We have previously reported on the trial to determine whether the hit song 'Blurred Lines' by Robin Thicke, Pharrell Williams and Clifford Harris Junior infringed that of Marvin Gaye's 1977 hit 'Got to give it up'.
At the trial Williams testified that he had not copied the original song but had tried to mimic the feel of the era claiming he "must've been channelling". However, on Tuesday 10 March 2015, the jurors considered all of the evidence and came to the conclusion that parts of Gaye's 1977 song had been used to create 'Blurred Lines' and therefore the original hit had been infringed. The Court awarded Gaye's family damages in the sum of $7.4m (approx. £4.8m).
On 12 March 2015, Thicke and Williams' lawyer, Mr Howard E.King confirmed that they intended to appeal the decision saying that his "clients knew they wrote the song Blurred Lines from their hearts and souls and no other source", despite Robin Thicke having previously stated in a televised interview that the wanted to "create something like it".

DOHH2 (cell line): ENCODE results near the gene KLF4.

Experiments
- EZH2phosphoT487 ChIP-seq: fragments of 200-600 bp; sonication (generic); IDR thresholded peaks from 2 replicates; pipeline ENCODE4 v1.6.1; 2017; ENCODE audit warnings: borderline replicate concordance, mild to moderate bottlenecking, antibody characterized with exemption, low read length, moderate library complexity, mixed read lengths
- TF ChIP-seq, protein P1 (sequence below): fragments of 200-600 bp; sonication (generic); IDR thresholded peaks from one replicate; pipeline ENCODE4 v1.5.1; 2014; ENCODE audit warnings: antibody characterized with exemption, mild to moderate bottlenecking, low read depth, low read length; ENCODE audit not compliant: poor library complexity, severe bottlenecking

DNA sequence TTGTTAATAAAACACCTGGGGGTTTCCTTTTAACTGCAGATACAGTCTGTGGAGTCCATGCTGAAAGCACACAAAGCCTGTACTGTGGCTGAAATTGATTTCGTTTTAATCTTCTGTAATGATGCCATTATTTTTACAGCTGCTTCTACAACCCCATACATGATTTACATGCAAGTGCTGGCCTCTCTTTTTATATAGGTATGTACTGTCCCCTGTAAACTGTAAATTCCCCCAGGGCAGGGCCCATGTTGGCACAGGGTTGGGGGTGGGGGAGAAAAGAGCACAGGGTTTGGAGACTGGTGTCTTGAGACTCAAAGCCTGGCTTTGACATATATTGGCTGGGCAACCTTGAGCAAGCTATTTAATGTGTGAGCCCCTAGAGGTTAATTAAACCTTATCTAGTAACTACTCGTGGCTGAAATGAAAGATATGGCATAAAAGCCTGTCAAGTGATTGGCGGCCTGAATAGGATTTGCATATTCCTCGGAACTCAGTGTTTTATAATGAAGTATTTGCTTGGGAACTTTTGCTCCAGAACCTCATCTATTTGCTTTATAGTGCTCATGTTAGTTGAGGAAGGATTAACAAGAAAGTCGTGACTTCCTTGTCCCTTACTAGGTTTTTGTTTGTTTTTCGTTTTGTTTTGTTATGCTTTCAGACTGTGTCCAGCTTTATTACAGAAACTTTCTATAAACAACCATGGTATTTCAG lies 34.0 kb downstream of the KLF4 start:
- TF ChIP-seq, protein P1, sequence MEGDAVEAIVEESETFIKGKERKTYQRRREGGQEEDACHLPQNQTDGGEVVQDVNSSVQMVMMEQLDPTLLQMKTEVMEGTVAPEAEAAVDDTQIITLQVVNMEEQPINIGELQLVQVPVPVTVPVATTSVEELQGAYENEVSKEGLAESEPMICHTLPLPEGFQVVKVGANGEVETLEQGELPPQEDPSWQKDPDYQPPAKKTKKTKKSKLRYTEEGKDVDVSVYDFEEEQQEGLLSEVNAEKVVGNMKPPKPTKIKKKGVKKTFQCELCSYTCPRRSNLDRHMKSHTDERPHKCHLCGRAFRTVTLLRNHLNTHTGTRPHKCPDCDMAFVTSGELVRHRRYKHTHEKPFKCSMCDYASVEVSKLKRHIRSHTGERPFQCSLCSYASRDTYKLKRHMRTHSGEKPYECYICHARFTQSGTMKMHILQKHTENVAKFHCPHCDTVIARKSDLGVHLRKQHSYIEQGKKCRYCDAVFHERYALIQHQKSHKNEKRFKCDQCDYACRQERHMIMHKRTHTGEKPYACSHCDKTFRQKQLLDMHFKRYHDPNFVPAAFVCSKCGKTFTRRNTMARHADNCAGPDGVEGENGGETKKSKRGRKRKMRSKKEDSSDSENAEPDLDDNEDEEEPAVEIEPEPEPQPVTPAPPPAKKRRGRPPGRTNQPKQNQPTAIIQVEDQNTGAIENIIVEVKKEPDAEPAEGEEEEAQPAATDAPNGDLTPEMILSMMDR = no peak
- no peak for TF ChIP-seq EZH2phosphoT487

Mr King claims that the jury was swayed by evidence given by an expert which should have been inadmissible. The evidence was based on elements of the song which were absent from the original sheet music. At the time of the song's copyright, only written music could be registered as protected and therefore sound recordings would not have been included.
Whilst Mr King has not denied that his clients were inspired by Marvin Gaye's and other music from that era, he insists that the work was original and that an appeal will be made to overturn the decision stating "we owe it to songwriters around the world to make sure this verdict doesn't stand". We will keep you updated as the appeal progresses.Posted by: in: Case Law, Copyright, News